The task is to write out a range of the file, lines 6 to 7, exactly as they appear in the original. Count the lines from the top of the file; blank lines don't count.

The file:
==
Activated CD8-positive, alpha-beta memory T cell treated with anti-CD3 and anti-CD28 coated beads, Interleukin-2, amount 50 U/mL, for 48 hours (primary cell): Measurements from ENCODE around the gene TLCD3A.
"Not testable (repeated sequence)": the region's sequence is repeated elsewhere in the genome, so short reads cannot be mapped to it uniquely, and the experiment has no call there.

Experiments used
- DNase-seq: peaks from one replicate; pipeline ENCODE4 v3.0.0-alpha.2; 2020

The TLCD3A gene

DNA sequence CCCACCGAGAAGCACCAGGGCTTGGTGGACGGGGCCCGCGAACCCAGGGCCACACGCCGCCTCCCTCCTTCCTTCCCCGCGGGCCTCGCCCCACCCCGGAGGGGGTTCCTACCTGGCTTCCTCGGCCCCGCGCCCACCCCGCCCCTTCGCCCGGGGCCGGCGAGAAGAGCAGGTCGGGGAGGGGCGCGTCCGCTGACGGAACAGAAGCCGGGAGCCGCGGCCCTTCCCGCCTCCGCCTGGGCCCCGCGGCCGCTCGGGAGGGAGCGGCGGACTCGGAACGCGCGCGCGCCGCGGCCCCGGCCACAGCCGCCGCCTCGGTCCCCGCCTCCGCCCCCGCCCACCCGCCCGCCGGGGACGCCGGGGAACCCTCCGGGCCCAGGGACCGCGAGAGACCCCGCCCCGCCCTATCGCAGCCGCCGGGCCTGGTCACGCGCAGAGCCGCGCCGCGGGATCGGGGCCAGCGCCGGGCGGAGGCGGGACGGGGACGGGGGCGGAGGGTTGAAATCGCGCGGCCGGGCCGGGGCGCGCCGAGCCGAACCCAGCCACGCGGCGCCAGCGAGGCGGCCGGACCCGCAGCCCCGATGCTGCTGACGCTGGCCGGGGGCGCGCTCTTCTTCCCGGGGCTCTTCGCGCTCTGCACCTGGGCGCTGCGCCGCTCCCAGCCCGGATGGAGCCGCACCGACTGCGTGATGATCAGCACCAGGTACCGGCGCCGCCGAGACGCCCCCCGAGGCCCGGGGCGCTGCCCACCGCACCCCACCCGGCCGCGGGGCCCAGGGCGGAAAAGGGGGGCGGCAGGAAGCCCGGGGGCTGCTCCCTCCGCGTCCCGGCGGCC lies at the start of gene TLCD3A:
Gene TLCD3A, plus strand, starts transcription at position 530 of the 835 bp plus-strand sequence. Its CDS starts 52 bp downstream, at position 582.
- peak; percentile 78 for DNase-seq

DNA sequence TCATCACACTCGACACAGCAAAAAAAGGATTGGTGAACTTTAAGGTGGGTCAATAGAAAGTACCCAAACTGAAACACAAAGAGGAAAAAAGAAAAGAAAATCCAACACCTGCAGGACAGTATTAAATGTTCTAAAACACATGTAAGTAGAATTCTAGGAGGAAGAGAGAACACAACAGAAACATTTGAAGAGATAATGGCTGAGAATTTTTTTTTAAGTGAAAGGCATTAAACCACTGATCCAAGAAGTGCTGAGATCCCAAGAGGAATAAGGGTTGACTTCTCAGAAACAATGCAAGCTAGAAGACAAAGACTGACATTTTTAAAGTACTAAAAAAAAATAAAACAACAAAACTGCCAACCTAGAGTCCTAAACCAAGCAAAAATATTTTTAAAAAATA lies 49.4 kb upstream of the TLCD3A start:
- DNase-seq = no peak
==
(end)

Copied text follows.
DNA sequence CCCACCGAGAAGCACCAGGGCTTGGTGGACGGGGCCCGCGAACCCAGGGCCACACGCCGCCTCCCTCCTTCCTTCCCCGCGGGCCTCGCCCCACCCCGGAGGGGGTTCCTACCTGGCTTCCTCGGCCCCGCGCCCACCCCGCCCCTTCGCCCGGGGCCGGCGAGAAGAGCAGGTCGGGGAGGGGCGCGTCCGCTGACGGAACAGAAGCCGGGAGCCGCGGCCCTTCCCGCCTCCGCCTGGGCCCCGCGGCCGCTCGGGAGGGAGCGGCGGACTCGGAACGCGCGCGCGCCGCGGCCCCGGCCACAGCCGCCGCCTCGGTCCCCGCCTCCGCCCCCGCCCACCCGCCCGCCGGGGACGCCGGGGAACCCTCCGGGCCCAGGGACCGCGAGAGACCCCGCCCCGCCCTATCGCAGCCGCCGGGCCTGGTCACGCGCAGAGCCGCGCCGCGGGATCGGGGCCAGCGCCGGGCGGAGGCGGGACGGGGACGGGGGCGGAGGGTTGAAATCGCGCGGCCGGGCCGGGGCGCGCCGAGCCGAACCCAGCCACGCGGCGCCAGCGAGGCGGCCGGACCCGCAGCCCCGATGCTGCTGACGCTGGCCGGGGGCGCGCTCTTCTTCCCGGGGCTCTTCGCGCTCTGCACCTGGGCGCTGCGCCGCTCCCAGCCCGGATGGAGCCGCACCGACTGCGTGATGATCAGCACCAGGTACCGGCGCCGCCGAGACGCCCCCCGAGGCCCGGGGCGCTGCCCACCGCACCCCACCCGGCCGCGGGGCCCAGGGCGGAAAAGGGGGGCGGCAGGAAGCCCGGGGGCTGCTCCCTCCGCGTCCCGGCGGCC lies at the start of gene TLCD3A:
Gene TLCD3A, plus strand, starts transcription at position 530 of the 835 bp plus-strand sequence. Its CDS starts 52 bp downstream, at position 582.